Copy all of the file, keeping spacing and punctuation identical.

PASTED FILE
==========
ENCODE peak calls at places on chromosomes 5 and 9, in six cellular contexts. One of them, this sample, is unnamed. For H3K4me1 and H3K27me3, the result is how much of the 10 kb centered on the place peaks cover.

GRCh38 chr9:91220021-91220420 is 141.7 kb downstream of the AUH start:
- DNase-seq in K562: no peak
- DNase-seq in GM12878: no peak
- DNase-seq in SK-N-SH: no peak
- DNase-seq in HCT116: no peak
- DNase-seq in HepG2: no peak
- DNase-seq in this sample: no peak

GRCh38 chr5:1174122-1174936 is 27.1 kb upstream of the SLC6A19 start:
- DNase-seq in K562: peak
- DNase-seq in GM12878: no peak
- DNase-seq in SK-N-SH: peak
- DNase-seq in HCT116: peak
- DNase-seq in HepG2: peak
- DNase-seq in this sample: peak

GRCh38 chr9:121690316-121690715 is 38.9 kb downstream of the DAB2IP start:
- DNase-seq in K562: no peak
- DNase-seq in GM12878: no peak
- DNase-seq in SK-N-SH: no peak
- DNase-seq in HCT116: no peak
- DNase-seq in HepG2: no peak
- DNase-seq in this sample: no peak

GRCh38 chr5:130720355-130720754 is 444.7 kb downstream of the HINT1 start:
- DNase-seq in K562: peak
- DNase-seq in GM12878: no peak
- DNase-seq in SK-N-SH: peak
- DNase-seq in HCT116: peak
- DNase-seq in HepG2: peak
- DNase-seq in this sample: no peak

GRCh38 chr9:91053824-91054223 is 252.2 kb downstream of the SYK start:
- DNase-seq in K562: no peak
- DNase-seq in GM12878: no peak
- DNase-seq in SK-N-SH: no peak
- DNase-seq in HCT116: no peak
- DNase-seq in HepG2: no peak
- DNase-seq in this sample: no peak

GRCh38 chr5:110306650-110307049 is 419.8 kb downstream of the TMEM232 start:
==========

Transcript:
ENCODE peak calls at places on chromosomes 5 and 9, in six cellular contexts. One of them, this sample, is unnamed. For H3K4me1 and H3K27me3, the result is how much of the 10 kb centered on the place peaks cover.

GRCh38 chr9:91220021-91220420 is 141.7 kb downstream of the AUH start:
- DNase-seq in K562: no peak
- DNase-seq in GM12878: no peak
- DNase-seq in SK-N-SH: no peak
- DNase-seq in HCT116: no peak
- DNase-seq in HepG2: no peak
- DNase-seq in this sample: no peak

GRCh38 chr5:1174122-1174936 is 27.1 kb upstream of the SLC6A19 start:
- DNase-seq in K562: peak
- DNase-seq in GM12878: no peak
- DNase-seq in SK-N-SH: peak
- DNase-seq in HCT116: peak
- DNase-seq in HepG2: peak
- DNase-seq in this sample: peak

GRCh38 chr9:121690316-121690715 is 38.9 kb downstream of the DAB2IP start:
- DNase-seq in K562: no peak
- DNase-seq in GM12878: no peak
- DNase-seq in SK-N-SH: no peak
- DNase-seq in HCT116: no peak
- DNase-seq in HepG2: no peak
- DNase-seq in this sample: no peak

GRCh38 chr5:130720355-130720754 is 444.7 kb downstream of the HINT1 start:
- DNase-seq in K562: peak
- DNase-seq in GM12878: no peak
- DNase-seq in SK-N-SH: peak
- DNase-seq in HCT116: peak
- DNase-seq in HepG2: peak
- DNase-seq in this sample: no peak

GRCh38 chr9:91053824-91054223 is 252.2 kb downstream of the SYK start:
- DNase-seq in K562: no peak
- DNase-seq in GM12878: no peak
- DNase-seq in SK-N-SH: no peak
- DNase-seq in HCT116: no peak
- DNase-seq in HepG2: no peak
- DNase-seq in this sample: no peak

GRCh38 chr5:110306650-110307049 is 419.8 kb downstream of the TMEM232 start: